The International Convention Centre or ICC as it is generally known is one of England’s major conference venues and is situated in central Birmingham. The building contains eleven halls and has a total capacity for eight thousand delegates, with the largest hall holding some three thousand of these. The Birmingham Symphony Hall is also housed within the ICC.
The building also has a second entrance/exit leading to and from the Birmingham Canal system.
The foundation stone for the building was laid by Jacques Delors, the then 8th President of the European Commission and so commenced a site construction program lasting some four years and five months, using a workforce of fifteen hundred and the laying of some sixty thousand cubic meters of concrete which was, apart from small quantities, not hand-mixed we would hasten to add.
The cost of the work was £200 million with the European Council funding £49.7 million of this figure and the building was officially opened by the Queen in 1991.
The Convention Centre was partly constructed on the site of the old Bingley Hall, the world’s first purpose-built exhibition hall which was opened in 1850 and burnt down in 1984.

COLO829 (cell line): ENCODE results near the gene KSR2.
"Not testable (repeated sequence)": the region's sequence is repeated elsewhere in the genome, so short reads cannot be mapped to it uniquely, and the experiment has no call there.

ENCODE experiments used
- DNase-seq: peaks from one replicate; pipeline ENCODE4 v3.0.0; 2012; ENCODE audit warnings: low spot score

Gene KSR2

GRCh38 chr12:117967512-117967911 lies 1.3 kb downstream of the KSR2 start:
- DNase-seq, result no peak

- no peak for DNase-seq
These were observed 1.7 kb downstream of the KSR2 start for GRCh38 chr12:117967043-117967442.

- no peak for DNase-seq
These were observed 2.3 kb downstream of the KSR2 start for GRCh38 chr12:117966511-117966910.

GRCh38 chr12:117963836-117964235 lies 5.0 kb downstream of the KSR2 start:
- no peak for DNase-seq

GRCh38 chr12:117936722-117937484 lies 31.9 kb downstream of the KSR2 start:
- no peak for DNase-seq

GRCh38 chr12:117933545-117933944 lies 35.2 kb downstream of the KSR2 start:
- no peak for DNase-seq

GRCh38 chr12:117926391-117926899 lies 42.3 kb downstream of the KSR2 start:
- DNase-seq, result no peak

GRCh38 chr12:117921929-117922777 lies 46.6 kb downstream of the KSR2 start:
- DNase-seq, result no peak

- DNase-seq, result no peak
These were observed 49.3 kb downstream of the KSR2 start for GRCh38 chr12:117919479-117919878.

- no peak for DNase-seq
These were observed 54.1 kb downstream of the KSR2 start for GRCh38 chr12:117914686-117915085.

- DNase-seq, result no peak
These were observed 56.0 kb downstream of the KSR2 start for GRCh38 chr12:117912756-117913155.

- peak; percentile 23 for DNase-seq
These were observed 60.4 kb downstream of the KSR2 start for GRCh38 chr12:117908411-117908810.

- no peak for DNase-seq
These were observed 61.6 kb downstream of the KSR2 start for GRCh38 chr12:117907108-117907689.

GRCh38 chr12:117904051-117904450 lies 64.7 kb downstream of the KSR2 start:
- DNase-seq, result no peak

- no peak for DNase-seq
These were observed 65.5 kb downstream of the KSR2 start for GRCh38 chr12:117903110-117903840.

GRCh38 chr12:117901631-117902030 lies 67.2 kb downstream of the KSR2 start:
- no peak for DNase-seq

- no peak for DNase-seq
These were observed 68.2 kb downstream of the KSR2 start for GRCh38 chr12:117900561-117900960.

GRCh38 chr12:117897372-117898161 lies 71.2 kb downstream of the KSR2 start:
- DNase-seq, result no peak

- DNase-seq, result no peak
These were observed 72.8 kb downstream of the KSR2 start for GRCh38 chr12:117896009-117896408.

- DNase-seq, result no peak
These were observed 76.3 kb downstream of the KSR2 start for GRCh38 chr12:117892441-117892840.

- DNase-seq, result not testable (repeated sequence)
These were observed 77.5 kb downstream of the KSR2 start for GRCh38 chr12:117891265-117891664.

The ICC stages in excess of 400 conferences and related events and meetings each year. As one of the UK’s leading conference centers, it has earned a reputation for both quality and excellence.
As a matter of interest the ICC, in 1998, was the central point for the G8 Meeting of World Leaders from Canada, France, Italy, Germany, Japan, United States, Russia, and the United Kingdom and in 2008 the Labour Party held the first Party Political Conference there. The International Convention Centre is part of the now world-famous NEC Group which also includes the National Exhibition Centre, National Indoor Arena, and LG Arena.